Wednesday, November 29, 2006

Harlem... Kansas City

I was in the sixth grade when we left the farm where Daddy was a hired hand and moved to Kansas City.  I cried for weeks, perhaps months, for my old way of life.

I'd been a free spirit there, after all.  Mother worked all day in a dry goods-grocery store, and Daddy was busy with farm chores.  I could play with the calf in the barn that belonged to the cow Daddy milked twice a day.  There were kittens in the same barn.  I watched setting hens hatch out their babies.  In May, I found wild strawberries along the roadside, and in July there were blackberries, back in the woods.  I was in heaven, and nobody bothered me at all.

Daddy shot my old dog, Cookie, before we moved to the city.  She had a huge tumor on her belly that dragged the ground, and she was at least ten years old.  I remember hearing the gunshot.  It was a mercy-killing, but it was rough for me.

We got an apartment in Harlem, an unicorporated village just across the Missouri River from downtown Kansas City.  I had cousins nearby, and that helped me make the transition from country to city.

Most people, when they hear "Harlem", think of New York City.  Well, Kansas City's Harlem was all white folks, but it was a very poor neighborhood.  There were times I felt unsafe on the school bus.

However, I found some pleasant diversions in Harlem.


Back then, the big airport in Kansas City was the Municipal Airport, and it was only a few blocks away.  Every time a plane took off, it messed up our TV reception.  In summertime, I'd walk down there and watch airplanes taking off, and dream about the romantic places they were headed.  Me and my mom once met Pat Boone's plane when it landed, and on the front-page picture in the Kansas City Star, you could pick out me and my mom reaching toward Pat as he got off the airplane. 

And then there was the levee.  I'd go up there, walk right down to the riverbank, and watch the strange (and sometimes nasty) things floating past.  I could go right up to the ASB bridge and climb steps that took me to the top, where cars whizzed by.

Underneath that bridge I'd see evidence of the places where hoboes had camped:  traces of campfires, whiskey bottles, and sardine cans (now I find out sardines are one of the safest seafoods to eat, because they are at the bottom of the food chain).

My parents bought their first home in Harlem, then sold it and escaped as soon as possible (to "Kansas City, North").

Isn't it strange that I can have so many good memories of such an impoverished place?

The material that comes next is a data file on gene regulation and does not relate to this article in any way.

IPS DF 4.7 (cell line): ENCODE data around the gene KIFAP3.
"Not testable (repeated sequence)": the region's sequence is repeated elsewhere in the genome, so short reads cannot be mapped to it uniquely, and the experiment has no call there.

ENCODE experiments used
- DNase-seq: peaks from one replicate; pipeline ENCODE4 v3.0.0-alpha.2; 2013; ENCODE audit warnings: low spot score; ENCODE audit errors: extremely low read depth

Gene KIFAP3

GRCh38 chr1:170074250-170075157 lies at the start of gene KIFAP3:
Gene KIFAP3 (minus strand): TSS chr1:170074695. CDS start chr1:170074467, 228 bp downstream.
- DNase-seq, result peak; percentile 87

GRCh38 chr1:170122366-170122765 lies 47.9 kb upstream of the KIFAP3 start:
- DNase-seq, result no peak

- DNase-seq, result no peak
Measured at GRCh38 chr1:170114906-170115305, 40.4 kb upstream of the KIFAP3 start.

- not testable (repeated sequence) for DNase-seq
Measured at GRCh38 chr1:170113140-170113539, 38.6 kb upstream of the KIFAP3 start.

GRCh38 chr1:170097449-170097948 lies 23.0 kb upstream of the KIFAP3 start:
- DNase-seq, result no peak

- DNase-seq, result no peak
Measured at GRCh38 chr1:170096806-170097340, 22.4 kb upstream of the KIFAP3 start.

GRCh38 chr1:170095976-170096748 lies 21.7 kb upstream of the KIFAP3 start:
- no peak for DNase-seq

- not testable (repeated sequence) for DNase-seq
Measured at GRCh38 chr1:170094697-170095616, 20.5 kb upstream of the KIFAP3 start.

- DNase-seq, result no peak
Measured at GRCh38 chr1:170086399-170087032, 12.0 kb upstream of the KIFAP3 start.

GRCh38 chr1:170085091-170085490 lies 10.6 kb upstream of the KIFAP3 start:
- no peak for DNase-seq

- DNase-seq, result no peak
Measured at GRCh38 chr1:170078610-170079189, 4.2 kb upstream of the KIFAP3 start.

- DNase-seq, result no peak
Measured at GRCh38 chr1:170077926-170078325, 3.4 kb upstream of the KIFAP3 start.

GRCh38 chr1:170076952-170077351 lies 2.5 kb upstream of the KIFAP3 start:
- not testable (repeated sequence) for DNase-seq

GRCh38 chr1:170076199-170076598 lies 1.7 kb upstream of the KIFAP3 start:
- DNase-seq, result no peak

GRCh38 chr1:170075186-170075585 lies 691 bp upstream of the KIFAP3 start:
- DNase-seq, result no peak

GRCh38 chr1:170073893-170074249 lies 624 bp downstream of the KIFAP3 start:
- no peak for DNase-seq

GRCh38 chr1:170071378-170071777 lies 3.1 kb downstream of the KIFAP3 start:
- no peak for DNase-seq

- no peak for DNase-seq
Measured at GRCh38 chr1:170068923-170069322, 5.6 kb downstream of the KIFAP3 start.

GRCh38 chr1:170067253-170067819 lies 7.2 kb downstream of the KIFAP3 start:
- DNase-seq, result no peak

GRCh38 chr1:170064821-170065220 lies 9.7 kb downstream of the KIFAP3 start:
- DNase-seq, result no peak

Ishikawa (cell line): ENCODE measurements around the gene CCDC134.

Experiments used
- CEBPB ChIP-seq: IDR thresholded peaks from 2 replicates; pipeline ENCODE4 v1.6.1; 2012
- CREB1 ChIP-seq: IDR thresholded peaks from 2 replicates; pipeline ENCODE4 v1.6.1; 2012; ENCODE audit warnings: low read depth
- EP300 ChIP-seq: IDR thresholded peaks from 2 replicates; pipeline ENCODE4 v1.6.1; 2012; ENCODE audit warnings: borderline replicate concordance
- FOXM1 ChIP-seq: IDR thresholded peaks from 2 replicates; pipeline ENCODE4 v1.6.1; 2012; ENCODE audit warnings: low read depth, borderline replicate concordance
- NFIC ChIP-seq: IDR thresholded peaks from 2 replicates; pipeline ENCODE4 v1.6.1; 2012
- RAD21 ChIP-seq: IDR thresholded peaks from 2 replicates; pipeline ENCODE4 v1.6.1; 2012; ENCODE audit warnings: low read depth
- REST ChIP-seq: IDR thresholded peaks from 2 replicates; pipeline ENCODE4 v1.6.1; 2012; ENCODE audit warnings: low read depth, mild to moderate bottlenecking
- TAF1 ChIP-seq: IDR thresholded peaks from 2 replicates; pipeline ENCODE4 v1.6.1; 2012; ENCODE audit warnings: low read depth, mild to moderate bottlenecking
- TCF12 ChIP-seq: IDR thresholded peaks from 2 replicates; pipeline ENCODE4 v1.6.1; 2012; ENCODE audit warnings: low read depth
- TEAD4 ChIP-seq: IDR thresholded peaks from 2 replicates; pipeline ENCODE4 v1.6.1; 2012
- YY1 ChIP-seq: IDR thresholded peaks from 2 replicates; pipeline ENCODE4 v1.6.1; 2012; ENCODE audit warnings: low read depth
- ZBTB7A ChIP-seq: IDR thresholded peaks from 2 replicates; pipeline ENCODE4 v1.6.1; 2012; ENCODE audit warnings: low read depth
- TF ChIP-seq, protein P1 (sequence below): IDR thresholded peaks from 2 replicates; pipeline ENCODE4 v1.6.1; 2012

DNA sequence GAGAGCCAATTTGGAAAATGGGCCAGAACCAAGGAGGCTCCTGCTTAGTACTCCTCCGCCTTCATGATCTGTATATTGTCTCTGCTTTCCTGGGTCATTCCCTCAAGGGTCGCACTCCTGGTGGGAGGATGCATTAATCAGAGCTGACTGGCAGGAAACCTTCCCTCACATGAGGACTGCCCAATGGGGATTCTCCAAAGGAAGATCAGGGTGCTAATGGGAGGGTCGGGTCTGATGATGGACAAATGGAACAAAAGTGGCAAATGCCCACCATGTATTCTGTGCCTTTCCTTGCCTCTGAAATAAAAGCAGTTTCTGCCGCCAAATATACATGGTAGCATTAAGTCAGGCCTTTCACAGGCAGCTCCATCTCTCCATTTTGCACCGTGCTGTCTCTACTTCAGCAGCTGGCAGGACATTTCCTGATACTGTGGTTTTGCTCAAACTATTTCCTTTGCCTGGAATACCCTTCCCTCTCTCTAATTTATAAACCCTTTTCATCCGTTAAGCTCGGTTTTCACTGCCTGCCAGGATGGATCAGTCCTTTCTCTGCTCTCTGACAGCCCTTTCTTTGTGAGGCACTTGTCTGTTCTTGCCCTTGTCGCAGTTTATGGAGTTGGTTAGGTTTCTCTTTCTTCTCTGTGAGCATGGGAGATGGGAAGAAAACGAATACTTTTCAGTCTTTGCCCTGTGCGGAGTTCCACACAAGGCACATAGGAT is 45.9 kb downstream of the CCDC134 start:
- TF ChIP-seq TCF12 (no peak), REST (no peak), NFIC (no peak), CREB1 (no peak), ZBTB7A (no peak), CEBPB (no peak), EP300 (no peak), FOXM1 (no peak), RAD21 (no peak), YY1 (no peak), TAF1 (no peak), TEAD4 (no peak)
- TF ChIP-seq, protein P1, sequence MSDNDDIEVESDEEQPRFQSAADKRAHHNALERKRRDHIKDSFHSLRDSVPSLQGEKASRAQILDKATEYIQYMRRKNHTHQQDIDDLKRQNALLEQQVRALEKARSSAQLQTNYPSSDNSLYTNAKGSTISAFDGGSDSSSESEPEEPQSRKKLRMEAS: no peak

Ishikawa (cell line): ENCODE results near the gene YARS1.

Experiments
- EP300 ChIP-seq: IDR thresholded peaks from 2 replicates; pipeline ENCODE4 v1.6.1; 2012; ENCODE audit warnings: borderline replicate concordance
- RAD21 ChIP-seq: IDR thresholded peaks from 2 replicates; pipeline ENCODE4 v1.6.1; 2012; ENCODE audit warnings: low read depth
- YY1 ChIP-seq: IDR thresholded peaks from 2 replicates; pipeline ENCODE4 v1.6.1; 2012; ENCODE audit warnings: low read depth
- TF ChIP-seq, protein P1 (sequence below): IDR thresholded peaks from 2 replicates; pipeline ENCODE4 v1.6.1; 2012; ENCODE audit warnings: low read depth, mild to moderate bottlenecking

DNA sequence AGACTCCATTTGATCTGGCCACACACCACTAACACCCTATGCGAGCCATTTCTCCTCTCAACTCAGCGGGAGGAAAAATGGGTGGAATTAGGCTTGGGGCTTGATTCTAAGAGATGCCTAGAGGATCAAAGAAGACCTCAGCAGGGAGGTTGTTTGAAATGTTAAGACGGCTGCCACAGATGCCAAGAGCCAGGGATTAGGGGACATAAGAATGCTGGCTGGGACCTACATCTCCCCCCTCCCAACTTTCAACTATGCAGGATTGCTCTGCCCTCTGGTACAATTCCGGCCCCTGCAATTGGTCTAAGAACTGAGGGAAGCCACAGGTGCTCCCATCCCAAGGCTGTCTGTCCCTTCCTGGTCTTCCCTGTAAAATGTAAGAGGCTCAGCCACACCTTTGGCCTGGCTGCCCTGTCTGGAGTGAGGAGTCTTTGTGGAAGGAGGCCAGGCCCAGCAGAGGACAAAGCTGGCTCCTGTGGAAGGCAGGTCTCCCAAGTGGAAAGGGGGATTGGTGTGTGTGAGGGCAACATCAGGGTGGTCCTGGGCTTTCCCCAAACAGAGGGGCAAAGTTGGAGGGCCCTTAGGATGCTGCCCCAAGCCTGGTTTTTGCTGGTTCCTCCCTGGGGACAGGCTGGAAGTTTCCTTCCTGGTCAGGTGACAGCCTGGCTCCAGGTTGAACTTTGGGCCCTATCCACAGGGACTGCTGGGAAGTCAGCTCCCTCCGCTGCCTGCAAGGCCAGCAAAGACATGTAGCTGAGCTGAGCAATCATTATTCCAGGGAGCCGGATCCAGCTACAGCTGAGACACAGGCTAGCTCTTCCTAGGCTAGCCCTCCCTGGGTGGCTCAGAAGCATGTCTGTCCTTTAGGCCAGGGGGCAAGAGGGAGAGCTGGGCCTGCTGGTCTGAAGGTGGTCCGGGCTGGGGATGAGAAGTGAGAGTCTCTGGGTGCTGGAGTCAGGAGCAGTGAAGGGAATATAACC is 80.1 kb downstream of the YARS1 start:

12 comments:

lanurseprn said...

You must have felt secure and loved.  That's why the memories are good.  A child needs to feel that.
Pam

plieck30 said...

Guess just being a kid brings lasting memories from where ever. I was so happy when we moved into a small town from the country so we could live near classmates and have electricity. Paula

tendernoggle said...

Oh DOnna, that had to be hard on you, not only leaving your home in the country but also having to have your dog put down too....I am so sorry...
WHere did you live after that?
love ya,
carlene

ksquester said...

I think "Cookie" must have been a popular dogs name back then.  I remember a dog named Cookie in my family.  Sorry about that hard lesson :-(  Now I understand better why you like exploring so much...........you always have been a pioneer! :-)    Anne

siennastarr said...

Some of our best memories are when we didn't have much..

Jackie

marainey1 said...

Memories are such gifts.  I think we remember much more of the good times than the bad. At least my memores are very selective.  Thanks for sharing yours !
'On Ya' - ma

mutualaide said...

I look back and realize that I sometimes ache for the old, simple, less complicated, lean years of my youth.  They were happy even when things were tough.

hestiahomeschool said...

I love that song...I have been listening to my Johnny Cash CD alot lately. Did you know that Sting wrote I hung my head? It sounds like an old folk song, doesn't it?

magran42 said...

More evidence that money isn't everything!  Most of us have let progress clutter our lives.....not you though....you have kept your free spirit.

rebuketheworld said...

Wow, what a change....I could envision all that you said....arent kids amazing...we will take the mud pie and make a dinner fit for a king with our imagination...but I would have missed the country....Have you written more about North Kansas as a kid on your blog?...would love to read what that was like....Funny, I have this map on my blog...I get over 600 people a month from Kansas reading my blog...Its actually about 70% of the people that stop by that are from Kansas....

I had one place as a child called Alpenrose Dairy...I am going to video tape it soon...it was my home away from home..magic....all I needed was my bike and I could find the surreal...just as you mentioned the Airport...we dont need much when we were kids...-Raven

bhbner2him said...

I don't think its strange.  You had no expectations imposed on the places you lived.  You just took what you enjoyed from each experience.  Seems you've made a nearly complete circle.  -  Barbara

Jason Withington said...

I found this blog while googling Harlem....i grew up in the northland and attended church at the Harlem Baptist church. When was the last time you were there? The church is still there (104 years now)